clumping in one spot.
• The outermost layer of the
epidermis consists of about
twenty to thirty rows of
tightly joined flat dead cells.
All that is left in these cells is their keratin, which
makes this outer layer waterproof.
• It takes roughly fourteen days for cells to move from
the inner layer of the epidermis to the outer layer.
Once part of the outer layer, the dead cells remain for
another fourteen days or so before flaking off slowly
and steadily. Therefore every 28 days all of the cells of
the epidermis are replaced by new cells.
• The dermis, the second
layer of skin, lies between
the epidermis and the
subcutaneous layer.
Thicker than the epidermis,
the dermis contains the
accessory skin structures.
Hair, sweat glands, and
sebaceous (oil) glands are all rooted in the dermis. This
layer also contains blood vessels and nerve fibers.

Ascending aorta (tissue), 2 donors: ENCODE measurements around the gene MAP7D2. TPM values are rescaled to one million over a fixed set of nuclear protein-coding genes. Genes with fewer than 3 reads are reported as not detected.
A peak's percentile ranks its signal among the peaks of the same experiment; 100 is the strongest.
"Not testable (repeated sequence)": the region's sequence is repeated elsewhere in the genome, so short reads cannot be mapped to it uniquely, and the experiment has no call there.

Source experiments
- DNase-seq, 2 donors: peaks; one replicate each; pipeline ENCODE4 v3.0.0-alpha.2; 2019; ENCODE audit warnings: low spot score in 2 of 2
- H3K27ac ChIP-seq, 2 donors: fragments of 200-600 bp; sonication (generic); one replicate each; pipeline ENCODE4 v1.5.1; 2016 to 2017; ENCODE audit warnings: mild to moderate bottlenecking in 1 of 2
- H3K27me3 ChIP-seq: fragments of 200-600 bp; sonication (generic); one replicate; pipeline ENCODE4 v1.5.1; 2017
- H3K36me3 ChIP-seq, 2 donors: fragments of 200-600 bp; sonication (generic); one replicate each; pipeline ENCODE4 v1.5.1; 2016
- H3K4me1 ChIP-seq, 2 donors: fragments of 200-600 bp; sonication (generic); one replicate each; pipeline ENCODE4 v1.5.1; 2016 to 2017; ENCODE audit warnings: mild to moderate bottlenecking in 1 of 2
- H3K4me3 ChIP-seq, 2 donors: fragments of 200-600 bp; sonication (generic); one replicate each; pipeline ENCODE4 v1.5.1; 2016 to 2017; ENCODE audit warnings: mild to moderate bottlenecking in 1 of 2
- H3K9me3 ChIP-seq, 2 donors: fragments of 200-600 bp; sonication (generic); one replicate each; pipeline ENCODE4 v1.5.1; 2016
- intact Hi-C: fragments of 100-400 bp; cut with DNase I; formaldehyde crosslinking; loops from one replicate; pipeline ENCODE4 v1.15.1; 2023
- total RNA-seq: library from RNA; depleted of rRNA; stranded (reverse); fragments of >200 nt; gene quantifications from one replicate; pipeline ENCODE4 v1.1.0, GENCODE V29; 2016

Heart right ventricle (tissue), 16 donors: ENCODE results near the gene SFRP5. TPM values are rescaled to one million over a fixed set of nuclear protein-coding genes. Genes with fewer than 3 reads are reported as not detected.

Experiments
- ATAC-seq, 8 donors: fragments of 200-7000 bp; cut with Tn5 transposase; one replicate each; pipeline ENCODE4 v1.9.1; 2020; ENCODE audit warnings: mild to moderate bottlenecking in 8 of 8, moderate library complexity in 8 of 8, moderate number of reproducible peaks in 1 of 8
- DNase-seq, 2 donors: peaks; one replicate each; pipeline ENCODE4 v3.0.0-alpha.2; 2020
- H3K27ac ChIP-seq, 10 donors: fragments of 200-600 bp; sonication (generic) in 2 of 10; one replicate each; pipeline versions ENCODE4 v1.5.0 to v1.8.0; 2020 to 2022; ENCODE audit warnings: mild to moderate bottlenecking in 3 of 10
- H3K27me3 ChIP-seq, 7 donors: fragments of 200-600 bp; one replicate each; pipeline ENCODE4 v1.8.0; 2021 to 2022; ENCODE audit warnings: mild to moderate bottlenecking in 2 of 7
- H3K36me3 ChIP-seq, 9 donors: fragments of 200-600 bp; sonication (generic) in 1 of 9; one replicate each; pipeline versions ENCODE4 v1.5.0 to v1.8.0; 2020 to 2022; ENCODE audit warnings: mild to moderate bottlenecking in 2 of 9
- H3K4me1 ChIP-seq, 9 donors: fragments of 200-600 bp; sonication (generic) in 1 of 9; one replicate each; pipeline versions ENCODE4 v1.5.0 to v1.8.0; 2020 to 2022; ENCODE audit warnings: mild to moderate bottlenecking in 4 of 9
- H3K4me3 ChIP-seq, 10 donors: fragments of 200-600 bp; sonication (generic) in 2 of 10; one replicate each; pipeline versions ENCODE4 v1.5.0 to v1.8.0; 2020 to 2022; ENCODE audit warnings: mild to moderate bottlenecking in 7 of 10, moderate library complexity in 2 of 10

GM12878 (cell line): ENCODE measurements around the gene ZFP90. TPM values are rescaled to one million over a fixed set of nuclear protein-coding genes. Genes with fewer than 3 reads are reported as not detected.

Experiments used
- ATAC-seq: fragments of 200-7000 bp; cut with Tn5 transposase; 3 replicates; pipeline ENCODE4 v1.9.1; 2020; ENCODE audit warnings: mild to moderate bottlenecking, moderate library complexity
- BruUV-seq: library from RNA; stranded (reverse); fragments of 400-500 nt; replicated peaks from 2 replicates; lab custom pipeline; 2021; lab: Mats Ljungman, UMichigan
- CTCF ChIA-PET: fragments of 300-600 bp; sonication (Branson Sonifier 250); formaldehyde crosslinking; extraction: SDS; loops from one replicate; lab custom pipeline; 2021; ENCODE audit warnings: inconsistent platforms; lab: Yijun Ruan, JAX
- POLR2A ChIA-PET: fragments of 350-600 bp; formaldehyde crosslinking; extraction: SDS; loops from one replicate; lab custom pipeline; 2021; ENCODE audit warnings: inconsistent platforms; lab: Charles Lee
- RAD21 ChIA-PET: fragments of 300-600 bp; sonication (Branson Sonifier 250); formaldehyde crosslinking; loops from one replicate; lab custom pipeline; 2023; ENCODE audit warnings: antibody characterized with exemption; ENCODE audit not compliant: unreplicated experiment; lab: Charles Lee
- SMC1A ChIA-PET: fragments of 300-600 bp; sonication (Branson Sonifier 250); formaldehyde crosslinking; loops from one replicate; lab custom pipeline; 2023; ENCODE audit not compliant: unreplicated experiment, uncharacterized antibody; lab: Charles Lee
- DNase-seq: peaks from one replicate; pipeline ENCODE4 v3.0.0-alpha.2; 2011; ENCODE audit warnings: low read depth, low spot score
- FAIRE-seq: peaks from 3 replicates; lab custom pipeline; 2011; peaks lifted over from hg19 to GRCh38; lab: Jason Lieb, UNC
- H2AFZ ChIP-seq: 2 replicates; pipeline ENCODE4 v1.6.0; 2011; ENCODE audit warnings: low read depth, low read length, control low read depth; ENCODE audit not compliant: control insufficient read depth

Nourished by the blood and oxygen provided by these
blood vessels, the cells of the dermis are alive.
• Connective tissue forms the dermis. Bundles of elastic and
collagen (tough fibrous protein) fibers blend into the
connective tissue. These fibers provide the dermis
strength and flexibility.
• Thickness of the
epidermis varies
in different parts
of the body
depending upon
the function
• Thickest on your
palms and soles
of your feet
Hair Follicles
• Hair grows out of
narrow cavities of the
dermis called hair
follicles that are
supplied with blood
vessels and nerves
and are attached to
muscle tissue
• Many hair follicles
have an oil gland
associated with them
and if the gland is
blocked by oil and
dead cells a pimple
• The upper layer of the
dermis has fingerlike
projections that extend
into the epidermis. Called
dermal papillae, they
contain blood capillaries
that provide nutrients for the basal cells in the
epidermis. On the skin surface of the hands and